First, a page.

Progressive enhancement – an alternative approach to halting IE6’s longevity.
Progressive enhancement – an alternative approach to IE6’s longevity.
Heard the news? Websites don’t have to look the same in every browser! Someone has even created a website dedicated to the subject; www.dowebsitesneedtolokkexactlythesameineverybrowser.com
That’s shocking news for many clients coming from the print world and find it hard to understand that every browser renders web pages differently.
This varying interpretation (and some poor implementation) of standards by browser manufacturers has resulted in web designers ‘filling the gaps’ with hacks, browser specific style sheets or working to the lowest common denominator – typicall IE6 all to meet the demands of clients who cannot accept asthetic differents in browser rendering.
Often these same clients cling onto old versions of Internet Explorer, failing to accept the browser upgrades that Microsoft releases to address page rendering issues, updated standard support and most importantly, fix security vulnerabilities.
And we designers perpetuate the problem by not educating our clients of the benefits of working to web standards and accomodate their demands. With the result that sites take longer to build, are harder to maintain, potentially stop working and prevent us designing standards compliant sites that make use of new browser functionailty.
Support for IE6 is an extreme case that many now clients do now accept, with the release of IE9, is not a priority worth the effort to fix asthetic issues any longer. Having said that we had a client who was adamant that IE6 must be supported because his client base used it extensively. Was this a business client base whose IT dept retained IE6 for legacy software reasons? Perhaps their clients were public sector departments for whom browser upgrades were not a priority? Not a bit of it. Their client base was China; a country for whom purchasing software is an alien concept – no wonder China is such a prevalent user of IE6; their pirated copies of Windows XP can’t be upgraded!
Lets consider some of the advantages of dragging our client base towards a standards based website where they accept asthetic variations across browsers.
Reduced Build Effort = Reduced Cost
Animations can be done in CSS rather than resorting to animated gifs and Flash. Video can be presented natively within the browser rather than requiring browser plugins.
These new features make things we’ve alway done easier for us designer and this reduced development effort benefits our clients by reducing build costs to them.
Easier Site Maintenance
Over the lifetime of a website designers will need to fix bugs, incorporate changes and meet ongoing client expectations and their business evolves. If HTML5 and CSS3 reduce initial site build effort it should be obvious that they also have an impact on reducing site maintenance.
Building websites that conform to web standards has two major benefits for the site owner; less reliance on background images makes web pages smaller and faster to load in the browser; faster loading pages results in a better user experience. Secondly, faster loading, standards compliant code is respected by search engines and can help placement in search results.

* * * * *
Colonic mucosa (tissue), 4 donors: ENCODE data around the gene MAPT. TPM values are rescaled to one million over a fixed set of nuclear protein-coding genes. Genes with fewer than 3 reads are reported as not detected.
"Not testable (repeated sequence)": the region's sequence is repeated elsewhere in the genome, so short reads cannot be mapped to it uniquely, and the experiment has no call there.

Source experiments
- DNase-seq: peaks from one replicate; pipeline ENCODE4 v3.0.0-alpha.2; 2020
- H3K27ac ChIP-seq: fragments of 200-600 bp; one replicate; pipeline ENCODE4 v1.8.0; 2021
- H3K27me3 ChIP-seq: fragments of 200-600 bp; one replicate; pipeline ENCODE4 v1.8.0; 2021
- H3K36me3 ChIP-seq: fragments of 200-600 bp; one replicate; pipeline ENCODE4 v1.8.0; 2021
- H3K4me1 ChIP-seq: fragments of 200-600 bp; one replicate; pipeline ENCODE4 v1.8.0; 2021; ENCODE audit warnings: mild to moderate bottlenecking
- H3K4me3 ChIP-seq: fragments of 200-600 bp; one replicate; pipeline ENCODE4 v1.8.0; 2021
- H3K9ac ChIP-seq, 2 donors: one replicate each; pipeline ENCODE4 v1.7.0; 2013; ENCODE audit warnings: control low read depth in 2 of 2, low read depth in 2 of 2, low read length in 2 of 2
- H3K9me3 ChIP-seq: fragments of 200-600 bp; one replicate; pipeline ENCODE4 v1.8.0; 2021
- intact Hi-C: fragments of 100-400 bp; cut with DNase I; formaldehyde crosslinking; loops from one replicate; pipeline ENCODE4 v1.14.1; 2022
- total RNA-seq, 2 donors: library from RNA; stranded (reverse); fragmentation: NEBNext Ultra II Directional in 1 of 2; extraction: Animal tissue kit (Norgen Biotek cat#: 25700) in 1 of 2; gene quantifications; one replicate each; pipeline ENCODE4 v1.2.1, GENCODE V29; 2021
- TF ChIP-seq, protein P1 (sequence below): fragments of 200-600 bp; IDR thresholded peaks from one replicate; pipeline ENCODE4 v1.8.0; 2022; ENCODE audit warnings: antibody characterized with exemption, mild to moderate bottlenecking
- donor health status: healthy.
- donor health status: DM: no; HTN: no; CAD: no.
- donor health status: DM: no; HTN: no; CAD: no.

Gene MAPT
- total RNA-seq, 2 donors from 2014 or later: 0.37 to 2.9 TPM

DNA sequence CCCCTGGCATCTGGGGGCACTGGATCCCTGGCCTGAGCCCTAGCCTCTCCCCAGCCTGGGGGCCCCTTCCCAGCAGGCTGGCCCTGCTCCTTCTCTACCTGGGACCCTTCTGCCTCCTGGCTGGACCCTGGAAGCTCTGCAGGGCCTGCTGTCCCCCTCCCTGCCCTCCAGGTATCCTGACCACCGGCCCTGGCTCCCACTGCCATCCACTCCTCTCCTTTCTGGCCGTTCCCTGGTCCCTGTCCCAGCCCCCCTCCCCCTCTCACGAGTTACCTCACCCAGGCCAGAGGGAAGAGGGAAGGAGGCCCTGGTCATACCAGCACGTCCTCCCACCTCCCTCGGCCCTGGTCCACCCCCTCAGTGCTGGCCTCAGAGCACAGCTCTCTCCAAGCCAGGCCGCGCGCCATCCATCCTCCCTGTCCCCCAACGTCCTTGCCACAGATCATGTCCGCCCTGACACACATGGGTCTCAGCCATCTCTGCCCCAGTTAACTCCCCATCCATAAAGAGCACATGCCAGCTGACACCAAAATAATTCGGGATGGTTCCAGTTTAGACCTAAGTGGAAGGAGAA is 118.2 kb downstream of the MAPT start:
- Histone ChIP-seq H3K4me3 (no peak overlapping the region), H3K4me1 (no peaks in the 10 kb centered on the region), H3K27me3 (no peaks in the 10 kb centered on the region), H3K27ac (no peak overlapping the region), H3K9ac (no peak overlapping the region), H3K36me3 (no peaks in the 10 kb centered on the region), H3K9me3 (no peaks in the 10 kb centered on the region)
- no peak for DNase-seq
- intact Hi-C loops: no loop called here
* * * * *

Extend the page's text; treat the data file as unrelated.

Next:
The Mobile Factor
The wide variety of devices that we use to access the web has never been greater; PCs, tablets, mobile phones, all have varying screen sizes and capabilities. Reliance upon browser plugins such as Flash creates gaps in our audience especially across mobile operating systems. Much better to use CSS3 for transitions and animation with the advantage of building once for all audiences.
The web that we have now is one that incorporsates hacks and workarounds in order to meet the demand of clients who insist on no variation in asthetics across browsers. As long as we designers bend to the demands of the building websites that incorporate browser specific hacks and workarounds we will continue to build websites that don’t conform to web standards. Not confirming to standards makes sites at risk of ‘breaking’ as new browsers remove support for these hacks. Building websites for old browsers is not just a problem for designers but doesn’t help our clients in the long term. Web designers can help future proof their work by incorporating new standards.
In the last 12 months browser upgrades have come think and fast as browser manufacturers has come to accept that support for web standards will help websites evolve and offer advanced functionality that we can’t yet anticipate. Browser manufacturers fearful of losing market share now leapfrog each other to incorporate this new functionality into their browsers. Of course not all browsers incorporate all the emerging functions and this is where we have to use our judgement to incorporate these new features and realise their benefits.
Progressive enhancement turns the current headache of ensuring identical cross browser rendering on it’s head. It suggests that no longer do we designers overtly worry about minor asthetic differences across browsers, instead we incorporate emerging standards and encourage ourclients toaccept that browsers will incorporate these new design elements at different rates.
Working with emerging web standards necessitates that us web designers start educating their clients on the benefits of incorporating these standards.
By incorporating these new features into our websites we will start to leverage browser manufacturers to incorporate them sooner and so move away from the unsustainable practice of continuing to build for obsolete browsers.